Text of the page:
Unable to put it off any longer I started to climb Apple Orchard around 3pm. Any other day it wouldn’t have been so rough but it that heat it was miserable. Part way up I stopped to text with Owl and he said he knew it was bad since he had never seen me use so much profanity before. That being said I made progress and stopped by Cornellius Creek Shelter around six to read the shelter log and refill my water. It was filled with hikers who had originally planned on making it to the next shelter but had been battered by the heat and the climb so were calling it a day. I was *very* tempted to join them but I was on a timeline if I was going to meet Owl so I continued on.
As dusk was setting I switched on my headlamp and was making good time on the trail until some ancient threat avoidance section of my brain flickered on and I found myself jumping back. It took me a second to realize that a big snake was laying across the trail. It took me a bit longer to see the rattle on the end of its tail and identify it as a timber rattler. Very glad I did not step on that dude. I backed further up and proceeded to thump the ground to get it to move. No way I was tossing anything at it or poking it with my poles! Eventually it lazily slithered off the trail and after it had gone a safe distance I passed it by. At that point I had more than enough snake encounters for the day.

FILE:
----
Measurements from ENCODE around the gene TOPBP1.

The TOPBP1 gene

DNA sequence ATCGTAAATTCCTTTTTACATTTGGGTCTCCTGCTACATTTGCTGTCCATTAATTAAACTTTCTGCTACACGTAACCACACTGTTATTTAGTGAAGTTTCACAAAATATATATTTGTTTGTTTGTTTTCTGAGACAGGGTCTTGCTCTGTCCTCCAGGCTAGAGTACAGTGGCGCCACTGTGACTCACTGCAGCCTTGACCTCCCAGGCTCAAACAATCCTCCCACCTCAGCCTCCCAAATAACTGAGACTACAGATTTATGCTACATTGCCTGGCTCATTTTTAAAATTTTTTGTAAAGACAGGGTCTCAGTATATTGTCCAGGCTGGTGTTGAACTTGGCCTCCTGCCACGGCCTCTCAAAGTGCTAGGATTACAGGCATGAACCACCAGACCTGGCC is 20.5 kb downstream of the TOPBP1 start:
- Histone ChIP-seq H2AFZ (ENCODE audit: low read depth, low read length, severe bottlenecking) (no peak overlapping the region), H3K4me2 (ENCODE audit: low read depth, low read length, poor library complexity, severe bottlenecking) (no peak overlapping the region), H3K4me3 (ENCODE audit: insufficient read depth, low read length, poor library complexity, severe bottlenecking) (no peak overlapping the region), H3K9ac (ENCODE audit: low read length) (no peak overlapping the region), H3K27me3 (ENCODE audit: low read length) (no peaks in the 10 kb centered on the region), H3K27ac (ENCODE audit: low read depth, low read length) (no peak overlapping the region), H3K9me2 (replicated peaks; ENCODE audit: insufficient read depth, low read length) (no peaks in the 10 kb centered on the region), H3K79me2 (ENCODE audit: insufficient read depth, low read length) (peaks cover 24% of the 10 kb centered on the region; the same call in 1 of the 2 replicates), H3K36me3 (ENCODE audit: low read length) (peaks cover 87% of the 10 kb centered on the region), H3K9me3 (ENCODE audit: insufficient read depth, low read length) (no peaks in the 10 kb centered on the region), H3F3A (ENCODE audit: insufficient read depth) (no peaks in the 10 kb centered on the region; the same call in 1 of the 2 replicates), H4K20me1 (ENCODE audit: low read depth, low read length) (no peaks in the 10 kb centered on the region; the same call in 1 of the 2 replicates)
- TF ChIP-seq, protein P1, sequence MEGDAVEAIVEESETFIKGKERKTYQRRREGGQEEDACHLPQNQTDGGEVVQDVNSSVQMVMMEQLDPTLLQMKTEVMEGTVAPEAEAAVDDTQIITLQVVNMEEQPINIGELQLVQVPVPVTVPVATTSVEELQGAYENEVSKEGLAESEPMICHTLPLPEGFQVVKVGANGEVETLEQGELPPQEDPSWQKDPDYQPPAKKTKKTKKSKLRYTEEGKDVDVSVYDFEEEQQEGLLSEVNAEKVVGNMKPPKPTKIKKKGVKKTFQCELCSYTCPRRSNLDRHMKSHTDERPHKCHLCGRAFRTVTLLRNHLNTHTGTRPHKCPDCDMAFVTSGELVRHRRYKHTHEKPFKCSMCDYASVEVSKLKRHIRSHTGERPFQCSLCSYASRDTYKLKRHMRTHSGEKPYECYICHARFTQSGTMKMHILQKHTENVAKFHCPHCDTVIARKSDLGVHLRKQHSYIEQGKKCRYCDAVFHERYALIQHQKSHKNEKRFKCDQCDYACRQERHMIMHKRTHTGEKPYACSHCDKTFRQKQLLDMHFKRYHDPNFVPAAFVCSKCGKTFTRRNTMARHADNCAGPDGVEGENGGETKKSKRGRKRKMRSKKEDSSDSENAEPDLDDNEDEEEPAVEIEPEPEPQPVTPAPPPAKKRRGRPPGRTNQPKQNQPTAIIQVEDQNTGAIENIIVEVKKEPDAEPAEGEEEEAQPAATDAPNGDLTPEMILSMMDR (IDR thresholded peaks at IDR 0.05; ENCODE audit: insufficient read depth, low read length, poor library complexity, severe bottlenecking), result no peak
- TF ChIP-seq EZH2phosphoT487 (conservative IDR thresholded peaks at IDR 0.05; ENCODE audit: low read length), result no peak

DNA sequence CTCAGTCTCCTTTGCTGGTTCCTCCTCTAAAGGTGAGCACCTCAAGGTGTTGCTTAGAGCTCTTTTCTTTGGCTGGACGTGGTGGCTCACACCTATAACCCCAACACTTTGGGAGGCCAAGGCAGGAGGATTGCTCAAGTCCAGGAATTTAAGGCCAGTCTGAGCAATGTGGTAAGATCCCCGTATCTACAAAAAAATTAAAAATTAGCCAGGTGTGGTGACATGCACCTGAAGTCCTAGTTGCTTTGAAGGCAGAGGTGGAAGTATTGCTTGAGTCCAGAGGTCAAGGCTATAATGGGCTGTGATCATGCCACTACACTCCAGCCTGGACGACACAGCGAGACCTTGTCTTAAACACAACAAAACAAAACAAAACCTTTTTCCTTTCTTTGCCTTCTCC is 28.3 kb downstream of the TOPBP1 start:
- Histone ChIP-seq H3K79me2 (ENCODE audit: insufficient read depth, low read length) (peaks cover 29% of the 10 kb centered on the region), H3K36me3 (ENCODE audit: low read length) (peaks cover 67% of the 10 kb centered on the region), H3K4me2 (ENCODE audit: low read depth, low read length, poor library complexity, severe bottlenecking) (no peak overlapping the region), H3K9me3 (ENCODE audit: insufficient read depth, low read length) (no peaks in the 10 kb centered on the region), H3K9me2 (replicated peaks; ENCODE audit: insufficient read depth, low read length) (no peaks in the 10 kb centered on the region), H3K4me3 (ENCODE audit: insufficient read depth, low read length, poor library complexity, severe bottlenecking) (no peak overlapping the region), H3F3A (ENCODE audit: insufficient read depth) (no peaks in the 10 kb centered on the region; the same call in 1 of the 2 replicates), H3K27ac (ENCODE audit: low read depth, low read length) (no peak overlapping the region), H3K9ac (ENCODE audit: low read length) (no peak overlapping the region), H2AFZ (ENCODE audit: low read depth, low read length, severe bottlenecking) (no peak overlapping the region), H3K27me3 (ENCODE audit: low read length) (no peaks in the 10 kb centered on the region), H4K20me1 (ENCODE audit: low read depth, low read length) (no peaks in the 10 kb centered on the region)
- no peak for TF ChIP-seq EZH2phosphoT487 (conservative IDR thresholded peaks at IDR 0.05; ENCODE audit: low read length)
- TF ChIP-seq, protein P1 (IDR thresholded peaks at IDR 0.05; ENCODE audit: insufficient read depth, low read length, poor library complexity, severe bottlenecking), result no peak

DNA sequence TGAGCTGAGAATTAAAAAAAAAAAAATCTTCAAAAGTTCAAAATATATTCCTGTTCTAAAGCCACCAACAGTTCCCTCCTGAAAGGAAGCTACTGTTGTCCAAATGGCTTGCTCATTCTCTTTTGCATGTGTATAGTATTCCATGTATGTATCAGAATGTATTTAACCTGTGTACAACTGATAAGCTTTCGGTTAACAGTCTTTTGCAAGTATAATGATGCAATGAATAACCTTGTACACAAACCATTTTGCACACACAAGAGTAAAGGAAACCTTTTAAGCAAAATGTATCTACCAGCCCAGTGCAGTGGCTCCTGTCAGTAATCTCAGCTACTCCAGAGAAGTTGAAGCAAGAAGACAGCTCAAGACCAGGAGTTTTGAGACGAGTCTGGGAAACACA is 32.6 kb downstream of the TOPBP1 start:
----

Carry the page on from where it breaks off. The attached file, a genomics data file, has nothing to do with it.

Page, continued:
Having wasted enough time at this point I was hiking fully in the dark. It was fun though and I stopped on top of Apple Orchard mountain for about 30 minutes to look at the stars and watch a thunderstorm way off in the distance. By the time I reached Thunder Hill Shelter it was quite late but everyone was still awake as they were celebrating Oh Canada’s birthday. I stayed around a bit and cooked my dinner but there wasn’t good tenting and the weather was cooling off so I decided to continue on hiking. About a mile and a half later I came upon Thunder Hill overlook and figured that would be an amazing camping spot. Of course here I was camping in my orange tent, on a popular overlook right off the Blue Ridge parkway, where the legality of my camp site selection might be questioned, so that was a bit of a stealth camping fail. But it was right off the trail and there weren’t any no camping signs so I figured I could claim ignorance with a straight face if a ranger questioned me. Plus the view was awesome so I had a great rest of the night.
Miles Hiked: 17
Miles Left: 1433.1
Ending Location: Mile 752.2, Swimming hole and campsites along Jennings creek
I was excited this morning. The section of the trail we would be hiking crossed the Blue Ridge Parkway, (BRP), multiple times and it was the weekend. I expected it to be like Christmas with all the trail magic we’d receive. I guess then that was the trail’s way of teaching me that what makes something magic is it’s surprise and unexpectedness as no trail magic was had today. We did see tons of tourists driving the parkway though. It was kind of funny since most of them were busy snapping pictures of the AT signs adorning the overlook when there were real life AT hikers lounging only twenty feet away. One couple did notice us and as they were driving away shouted out the window, “We will tell your stories back in Germany”, so I guess there’s that… Actually the way they phrased it makes me smile. They aren’t telling stories of us, they are telling *our* stories. I guess I did get trail magic after all.